Below is a powerpoint to explain inverse relationships and the use of the bar model.
English – Instructions
This week in English we would like you to think about instructions. Why do we have instructions? Where might you find instructions? (recipe, toys, games, construction)
How many different types of instructions can you find at home?
Have a read through of the powerpoint ‘Writing Instructions’.
Year 2- Have a look at the ‘Imperative Verbs powerpoint’. Explain that the instruction words are called ‘imperative verbs’ but we can call them bossy verbs. They are the words which tell us what we need to do.
Can you put the sentences in the right order and then underline the bossy verb?
The book put on the shelf.
Door the open.
Window shut the.
The soup stir with a spoon wooden.
Instructions can be simple, pictorial or very detailed. You could have a go at the How to make a jam sandwich matching activity at the bottom of the blog. You could draw and/or write instructions for-
- A game you know well such as hopscotch or snakes and ladders
- How to do a daily task such as brushing your teeth or getting dressed
- A new game you have created
- How to draw a picture
- How to build something (like Lego or something in Minecraft)
We have included word mats to help children when saying or writing instructions and some posters with helpful reminders on.
Once you have completed a set of instructions ask a family member to follow them. Have you missed anything out? Can you improve them in any way?
Year 2 Science
This week on Developing Experts there is a lesson on- Know how to keep healthy through daily exercise. The mission assignment is to complete a range of exercises and see which one increases your heart rate the most! Don’t forget to check your heart rate before you start each time.
The Science Behind the Science
Most experts do recommend that you get at least sixty minutes of vigorous or moderate exercise every day. Exercise helps your heart. It helps to keep your heart healthy as it reduces your risk of developing stroke or coronary heart disease. Alongside a balanced diet, regular exercise helps to lower your risk of heart disease, stroke, diabetes and even some cancers. It is also important for losing weight, improves your cholesterol and even lowers your blood pressure. Other benefits include: improving your bone and muscle health, boosting your mood and wellbeing, managing weight loss and aids in preventing mental health problems.
Regardless of age, everyone can benefit from exercise. For children physical activity can aid in the development of muscles, bones, joints as well as the heart and lungs. It also helps the child to maintain a healthy weight and has been proved to help manage some symptoms of mental health including depression and anxiety.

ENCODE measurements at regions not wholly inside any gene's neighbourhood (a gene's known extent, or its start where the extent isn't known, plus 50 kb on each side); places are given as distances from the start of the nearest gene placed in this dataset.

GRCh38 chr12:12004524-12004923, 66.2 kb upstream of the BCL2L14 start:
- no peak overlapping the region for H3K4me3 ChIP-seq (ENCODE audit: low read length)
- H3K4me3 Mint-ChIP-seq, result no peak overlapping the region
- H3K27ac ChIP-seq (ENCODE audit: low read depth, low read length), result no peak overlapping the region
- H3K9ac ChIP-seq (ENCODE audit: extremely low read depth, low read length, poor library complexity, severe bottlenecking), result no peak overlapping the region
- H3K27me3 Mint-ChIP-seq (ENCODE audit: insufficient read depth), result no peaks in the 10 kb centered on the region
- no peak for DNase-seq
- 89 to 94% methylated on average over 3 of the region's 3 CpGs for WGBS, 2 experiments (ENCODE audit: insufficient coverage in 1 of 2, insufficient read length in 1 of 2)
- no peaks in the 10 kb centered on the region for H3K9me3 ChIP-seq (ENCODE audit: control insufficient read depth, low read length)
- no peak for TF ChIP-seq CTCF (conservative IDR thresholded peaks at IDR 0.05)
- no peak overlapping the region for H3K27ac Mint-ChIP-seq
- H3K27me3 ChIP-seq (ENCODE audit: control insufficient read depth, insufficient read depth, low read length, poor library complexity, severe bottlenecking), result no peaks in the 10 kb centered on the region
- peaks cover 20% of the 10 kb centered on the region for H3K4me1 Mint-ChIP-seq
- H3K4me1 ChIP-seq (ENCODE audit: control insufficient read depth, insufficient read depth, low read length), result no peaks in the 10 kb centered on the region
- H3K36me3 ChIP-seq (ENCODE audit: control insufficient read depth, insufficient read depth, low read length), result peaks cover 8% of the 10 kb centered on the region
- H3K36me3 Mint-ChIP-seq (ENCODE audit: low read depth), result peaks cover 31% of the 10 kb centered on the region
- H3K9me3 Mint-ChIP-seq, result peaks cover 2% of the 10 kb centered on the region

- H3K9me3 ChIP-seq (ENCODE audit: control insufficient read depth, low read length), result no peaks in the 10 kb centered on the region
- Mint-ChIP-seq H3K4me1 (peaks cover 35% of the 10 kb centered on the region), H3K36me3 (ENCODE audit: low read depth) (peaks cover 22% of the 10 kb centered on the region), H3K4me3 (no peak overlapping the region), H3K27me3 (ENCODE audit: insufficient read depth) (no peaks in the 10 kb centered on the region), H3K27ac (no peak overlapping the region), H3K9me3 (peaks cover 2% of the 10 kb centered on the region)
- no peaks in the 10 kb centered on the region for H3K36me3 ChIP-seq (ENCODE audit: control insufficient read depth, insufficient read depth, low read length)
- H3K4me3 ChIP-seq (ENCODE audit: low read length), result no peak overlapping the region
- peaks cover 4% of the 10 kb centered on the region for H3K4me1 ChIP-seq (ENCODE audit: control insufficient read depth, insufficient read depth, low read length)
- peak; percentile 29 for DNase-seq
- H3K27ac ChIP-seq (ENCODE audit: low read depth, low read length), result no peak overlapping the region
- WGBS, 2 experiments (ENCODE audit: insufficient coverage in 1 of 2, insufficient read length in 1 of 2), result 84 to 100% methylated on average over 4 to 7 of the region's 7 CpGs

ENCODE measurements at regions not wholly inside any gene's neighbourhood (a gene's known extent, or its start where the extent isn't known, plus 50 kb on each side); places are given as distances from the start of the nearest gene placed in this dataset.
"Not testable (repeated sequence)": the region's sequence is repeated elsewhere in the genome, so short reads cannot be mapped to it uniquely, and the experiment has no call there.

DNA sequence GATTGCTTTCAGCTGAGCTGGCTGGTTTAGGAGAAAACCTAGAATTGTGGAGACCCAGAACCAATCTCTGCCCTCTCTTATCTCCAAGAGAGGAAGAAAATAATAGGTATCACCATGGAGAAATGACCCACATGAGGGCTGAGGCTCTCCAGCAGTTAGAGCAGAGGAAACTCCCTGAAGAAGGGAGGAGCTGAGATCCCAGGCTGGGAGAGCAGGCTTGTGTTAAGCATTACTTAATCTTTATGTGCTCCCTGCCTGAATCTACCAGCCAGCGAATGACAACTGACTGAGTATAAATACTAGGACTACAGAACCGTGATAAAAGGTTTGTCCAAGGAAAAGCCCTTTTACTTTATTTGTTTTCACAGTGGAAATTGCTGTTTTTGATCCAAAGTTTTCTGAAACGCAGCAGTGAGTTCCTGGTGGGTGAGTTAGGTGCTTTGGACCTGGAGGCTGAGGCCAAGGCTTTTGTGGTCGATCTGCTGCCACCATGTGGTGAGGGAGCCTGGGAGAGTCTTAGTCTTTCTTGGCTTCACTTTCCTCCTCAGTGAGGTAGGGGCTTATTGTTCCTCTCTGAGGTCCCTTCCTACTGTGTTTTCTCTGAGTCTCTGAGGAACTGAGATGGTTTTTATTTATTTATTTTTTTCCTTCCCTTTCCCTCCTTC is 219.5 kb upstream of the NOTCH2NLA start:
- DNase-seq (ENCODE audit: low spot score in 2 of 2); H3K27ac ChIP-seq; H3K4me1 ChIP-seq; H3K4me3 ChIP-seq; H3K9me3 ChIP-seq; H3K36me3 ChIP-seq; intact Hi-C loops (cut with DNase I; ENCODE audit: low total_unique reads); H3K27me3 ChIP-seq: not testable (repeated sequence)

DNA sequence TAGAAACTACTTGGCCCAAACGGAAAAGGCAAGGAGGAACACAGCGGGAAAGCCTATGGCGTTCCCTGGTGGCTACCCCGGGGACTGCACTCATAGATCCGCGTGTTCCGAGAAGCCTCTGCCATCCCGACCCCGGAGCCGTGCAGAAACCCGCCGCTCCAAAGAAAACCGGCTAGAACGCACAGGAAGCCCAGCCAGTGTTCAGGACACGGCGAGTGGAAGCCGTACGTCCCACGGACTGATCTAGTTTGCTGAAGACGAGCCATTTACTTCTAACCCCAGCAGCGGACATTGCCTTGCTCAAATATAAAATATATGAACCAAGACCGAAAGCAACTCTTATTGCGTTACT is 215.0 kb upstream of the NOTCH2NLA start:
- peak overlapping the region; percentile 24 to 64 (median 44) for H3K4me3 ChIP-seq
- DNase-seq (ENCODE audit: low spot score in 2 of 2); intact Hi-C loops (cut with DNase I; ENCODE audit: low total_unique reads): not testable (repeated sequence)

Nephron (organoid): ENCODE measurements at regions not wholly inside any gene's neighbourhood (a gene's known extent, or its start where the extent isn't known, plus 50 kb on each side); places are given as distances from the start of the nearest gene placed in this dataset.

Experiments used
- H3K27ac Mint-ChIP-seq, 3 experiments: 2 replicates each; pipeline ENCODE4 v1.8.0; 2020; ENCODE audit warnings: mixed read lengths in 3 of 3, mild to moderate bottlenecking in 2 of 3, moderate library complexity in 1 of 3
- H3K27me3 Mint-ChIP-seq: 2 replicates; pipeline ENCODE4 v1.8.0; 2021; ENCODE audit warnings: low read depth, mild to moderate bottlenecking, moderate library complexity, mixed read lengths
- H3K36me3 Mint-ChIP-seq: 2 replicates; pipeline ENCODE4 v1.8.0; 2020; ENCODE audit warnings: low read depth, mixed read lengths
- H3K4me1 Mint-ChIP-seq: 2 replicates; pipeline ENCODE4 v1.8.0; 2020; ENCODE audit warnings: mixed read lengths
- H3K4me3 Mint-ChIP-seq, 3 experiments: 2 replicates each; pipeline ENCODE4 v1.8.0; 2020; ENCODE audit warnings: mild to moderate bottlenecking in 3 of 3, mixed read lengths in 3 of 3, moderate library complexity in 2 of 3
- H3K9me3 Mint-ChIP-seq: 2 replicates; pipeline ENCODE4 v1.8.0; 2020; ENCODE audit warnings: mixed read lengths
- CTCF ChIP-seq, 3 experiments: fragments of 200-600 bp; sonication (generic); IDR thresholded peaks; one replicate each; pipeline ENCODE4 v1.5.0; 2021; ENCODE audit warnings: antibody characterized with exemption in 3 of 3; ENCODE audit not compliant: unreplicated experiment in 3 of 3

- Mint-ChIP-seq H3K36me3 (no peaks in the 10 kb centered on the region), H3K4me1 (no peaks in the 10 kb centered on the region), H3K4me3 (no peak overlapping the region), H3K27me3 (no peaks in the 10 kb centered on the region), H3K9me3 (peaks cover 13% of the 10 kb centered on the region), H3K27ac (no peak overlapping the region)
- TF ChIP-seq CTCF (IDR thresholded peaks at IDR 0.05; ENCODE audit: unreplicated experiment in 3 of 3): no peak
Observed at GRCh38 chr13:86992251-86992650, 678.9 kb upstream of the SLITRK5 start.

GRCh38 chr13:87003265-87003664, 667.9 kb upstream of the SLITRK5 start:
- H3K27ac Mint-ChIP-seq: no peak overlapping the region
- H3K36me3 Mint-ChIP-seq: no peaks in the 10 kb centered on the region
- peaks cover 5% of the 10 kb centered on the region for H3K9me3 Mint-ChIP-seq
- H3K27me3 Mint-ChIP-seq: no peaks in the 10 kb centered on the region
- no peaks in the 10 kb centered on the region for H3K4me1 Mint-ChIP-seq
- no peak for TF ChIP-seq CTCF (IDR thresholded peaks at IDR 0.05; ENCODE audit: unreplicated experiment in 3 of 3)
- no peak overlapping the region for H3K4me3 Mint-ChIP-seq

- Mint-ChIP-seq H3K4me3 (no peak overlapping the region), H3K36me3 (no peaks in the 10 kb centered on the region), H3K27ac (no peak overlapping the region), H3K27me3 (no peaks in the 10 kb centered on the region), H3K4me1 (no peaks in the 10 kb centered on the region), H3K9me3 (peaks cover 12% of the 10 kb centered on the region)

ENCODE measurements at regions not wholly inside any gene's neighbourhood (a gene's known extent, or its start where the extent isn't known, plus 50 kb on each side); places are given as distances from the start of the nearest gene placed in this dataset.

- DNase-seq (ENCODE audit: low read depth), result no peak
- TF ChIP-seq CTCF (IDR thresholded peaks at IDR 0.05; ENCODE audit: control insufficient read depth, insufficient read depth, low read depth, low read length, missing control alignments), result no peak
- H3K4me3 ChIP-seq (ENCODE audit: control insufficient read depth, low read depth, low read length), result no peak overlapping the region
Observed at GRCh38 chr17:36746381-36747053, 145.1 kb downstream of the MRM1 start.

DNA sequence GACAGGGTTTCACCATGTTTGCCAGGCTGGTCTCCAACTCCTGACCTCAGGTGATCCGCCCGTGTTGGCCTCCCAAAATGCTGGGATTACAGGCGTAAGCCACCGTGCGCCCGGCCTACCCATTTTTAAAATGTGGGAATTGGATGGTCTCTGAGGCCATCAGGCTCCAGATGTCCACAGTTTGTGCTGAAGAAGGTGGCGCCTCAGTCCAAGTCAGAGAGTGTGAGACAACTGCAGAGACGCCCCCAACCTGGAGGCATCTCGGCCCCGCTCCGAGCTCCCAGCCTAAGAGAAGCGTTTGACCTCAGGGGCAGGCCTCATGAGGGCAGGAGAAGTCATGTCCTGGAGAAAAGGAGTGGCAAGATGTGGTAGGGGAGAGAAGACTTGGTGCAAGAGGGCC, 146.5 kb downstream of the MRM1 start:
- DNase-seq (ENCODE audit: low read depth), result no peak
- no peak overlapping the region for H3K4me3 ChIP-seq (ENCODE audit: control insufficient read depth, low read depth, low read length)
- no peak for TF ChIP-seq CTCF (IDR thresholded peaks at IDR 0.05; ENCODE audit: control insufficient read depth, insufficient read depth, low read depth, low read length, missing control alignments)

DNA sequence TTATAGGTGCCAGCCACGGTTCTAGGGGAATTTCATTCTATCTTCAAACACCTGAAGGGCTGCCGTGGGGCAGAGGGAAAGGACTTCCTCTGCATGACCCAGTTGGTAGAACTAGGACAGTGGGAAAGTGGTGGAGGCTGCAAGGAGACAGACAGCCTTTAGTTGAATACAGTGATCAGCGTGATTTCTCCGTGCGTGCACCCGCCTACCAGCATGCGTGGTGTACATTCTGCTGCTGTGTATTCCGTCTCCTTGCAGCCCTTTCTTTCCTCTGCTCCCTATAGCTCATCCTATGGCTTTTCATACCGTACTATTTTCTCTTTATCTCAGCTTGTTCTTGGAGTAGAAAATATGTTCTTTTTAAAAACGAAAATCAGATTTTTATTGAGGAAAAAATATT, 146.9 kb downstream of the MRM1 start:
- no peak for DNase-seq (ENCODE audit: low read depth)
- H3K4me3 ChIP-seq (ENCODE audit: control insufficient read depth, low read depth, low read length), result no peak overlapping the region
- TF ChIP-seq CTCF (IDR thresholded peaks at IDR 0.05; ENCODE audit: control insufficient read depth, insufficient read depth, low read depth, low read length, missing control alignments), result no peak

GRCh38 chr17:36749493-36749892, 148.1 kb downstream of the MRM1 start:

As a school we have registered for Norfolk Music Hub's Virtual Big Sing this year. It takes place on Friday 19th June at 2pm and is replayed on Sunday 21st June at 2pm for anyone who wants to watch again or has missed it. It will be like a concert that we can sing along with. There is more information about what the Virtual Big Sing is here. https://www.norfolkmusichub.org.uk/site/vbs-2020/
It would be great if you could practise the songs at home if you want to take part. You can access the music by logging in to Charanga https://charanga.com/site/
Our username is 145369 and our password is elephant.
Then click on the Sing tab at the top.Look at the right hand side of the page where you will see the Virtual Big Sing logo. Click on this and it will take you to the resources. Once on the resources page, you need to click Launch Virtual Big Sing. Then, on the right hand side, all the songs are available that we need to have a go at. You don't have to learn them all. Why not try Lean on Me this week?
Topic History- Henry Blogg
This week we would like you to learn about a famous person who lived locally- Henry Blogg. Here are some great sites to help you learn more about him…
One of the bravest men who lived – Henry Blogg
He was born in 1876 and died in 1954. Henry Blogg joined the Cromer lifeboat at the age of 18. He was a lifeboat man for 53 years. During this time the Cromer lifeboat was launched 387 times and saved 873 lives.
In 1932 Henry Blogg and his crew rescued 29 people from an Italian ship. A terrible storm had damaged the ship.
Henry Blogg was given lots of medals for being a very brave man.
Henry Blogg and crew to the rescue
In 1917 Henry Blogg and his crew had to row the lifeboat out in very stormy weather to save the lives of 11 people. This rescue took 14 hours.
- create a fact file about Henry Blogg
- write a letter to Henry Blogg asking him questions about his life
- create a poster supporting the RNLI
- write a short story about Henry Blogg
- investigate floating and sinking (links below)
- design and create a boat that floats of water
- have a go at this quiz https://enjoycromermore.co.uk/news/how-well-do-you-know-henry-blogg-1-5469357
- create an origami boat (link below)